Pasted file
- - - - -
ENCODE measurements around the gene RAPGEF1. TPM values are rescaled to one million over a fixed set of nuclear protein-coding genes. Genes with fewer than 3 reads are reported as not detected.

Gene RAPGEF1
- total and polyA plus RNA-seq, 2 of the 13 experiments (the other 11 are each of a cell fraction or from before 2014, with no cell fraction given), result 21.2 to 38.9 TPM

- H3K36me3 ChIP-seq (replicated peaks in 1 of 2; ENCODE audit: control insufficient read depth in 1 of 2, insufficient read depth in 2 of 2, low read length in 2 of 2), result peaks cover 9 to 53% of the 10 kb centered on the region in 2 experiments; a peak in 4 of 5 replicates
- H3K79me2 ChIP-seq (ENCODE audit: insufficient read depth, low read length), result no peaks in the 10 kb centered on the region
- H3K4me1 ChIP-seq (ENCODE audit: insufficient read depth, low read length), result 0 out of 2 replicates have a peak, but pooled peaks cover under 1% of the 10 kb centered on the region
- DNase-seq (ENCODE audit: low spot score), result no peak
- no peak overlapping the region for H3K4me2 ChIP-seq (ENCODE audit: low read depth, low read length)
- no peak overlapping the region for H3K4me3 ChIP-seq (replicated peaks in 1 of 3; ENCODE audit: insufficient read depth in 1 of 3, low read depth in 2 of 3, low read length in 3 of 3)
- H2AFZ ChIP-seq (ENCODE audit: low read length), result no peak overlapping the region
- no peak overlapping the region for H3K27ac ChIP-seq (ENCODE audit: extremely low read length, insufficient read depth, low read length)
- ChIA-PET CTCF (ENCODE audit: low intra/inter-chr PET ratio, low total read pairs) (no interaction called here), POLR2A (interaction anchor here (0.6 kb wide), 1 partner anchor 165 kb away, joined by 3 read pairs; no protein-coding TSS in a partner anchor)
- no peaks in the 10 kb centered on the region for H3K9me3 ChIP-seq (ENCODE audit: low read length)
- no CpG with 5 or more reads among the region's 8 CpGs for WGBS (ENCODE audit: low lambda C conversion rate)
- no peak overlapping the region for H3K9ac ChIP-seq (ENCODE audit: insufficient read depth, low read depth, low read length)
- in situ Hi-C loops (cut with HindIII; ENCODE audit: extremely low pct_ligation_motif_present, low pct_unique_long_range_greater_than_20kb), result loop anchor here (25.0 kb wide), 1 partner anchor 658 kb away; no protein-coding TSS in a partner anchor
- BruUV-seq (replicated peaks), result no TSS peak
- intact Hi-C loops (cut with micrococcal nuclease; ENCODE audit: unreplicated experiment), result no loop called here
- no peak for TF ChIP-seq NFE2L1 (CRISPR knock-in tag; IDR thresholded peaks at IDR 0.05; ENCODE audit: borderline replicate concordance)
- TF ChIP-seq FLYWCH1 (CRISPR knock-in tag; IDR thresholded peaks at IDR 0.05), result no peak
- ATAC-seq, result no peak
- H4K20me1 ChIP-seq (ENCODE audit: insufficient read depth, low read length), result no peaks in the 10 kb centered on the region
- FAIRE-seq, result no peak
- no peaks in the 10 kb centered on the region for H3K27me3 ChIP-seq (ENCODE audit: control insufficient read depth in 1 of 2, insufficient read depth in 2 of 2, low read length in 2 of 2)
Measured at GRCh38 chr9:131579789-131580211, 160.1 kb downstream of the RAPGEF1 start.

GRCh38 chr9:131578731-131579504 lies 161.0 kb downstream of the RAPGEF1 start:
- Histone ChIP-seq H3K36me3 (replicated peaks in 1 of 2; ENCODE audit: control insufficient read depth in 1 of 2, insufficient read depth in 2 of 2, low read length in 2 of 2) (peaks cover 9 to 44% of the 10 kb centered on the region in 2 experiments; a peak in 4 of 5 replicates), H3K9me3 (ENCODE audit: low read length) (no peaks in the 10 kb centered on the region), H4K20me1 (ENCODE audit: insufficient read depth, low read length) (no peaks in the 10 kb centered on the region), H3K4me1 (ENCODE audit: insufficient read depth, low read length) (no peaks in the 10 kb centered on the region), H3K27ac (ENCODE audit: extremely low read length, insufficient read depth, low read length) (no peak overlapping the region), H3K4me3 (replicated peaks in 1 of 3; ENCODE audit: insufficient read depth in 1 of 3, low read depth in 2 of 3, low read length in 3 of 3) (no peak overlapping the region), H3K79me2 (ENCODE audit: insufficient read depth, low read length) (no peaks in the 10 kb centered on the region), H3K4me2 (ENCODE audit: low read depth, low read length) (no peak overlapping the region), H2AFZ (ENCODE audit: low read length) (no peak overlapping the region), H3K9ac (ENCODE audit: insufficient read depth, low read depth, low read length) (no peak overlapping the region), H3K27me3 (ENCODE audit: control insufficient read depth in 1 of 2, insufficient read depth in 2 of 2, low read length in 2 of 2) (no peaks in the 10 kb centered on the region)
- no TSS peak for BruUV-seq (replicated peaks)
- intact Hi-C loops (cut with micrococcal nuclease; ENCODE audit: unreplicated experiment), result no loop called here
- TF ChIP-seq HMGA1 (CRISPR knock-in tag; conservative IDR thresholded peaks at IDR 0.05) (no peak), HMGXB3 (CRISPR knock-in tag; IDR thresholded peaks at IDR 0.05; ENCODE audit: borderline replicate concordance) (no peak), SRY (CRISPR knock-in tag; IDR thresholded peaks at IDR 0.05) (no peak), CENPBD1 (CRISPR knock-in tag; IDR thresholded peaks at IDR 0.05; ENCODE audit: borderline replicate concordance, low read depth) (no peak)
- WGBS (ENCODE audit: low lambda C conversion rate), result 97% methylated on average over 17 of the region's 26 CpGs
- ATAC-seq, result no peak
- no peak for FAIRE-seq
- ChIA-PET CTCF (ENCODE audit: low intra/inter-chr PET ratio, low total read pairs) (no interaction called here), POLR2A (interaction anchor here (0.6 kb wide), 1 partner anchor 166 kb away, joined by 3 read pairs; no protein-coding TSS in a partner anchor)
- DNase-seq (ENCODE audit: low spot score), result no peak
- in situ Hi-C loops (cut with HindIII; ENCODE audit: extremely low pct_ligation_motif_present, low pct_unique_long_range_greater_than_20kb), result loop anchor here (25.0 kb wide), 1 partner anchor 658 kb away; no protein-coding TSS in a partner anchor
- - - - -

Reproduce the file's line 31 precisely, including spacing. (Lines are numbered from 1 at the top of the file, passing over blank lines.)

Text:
- WGBS (ENCODE audit: low lambda C conversion rate), result 97% methylated on average over 17 of the region's 26 CpGs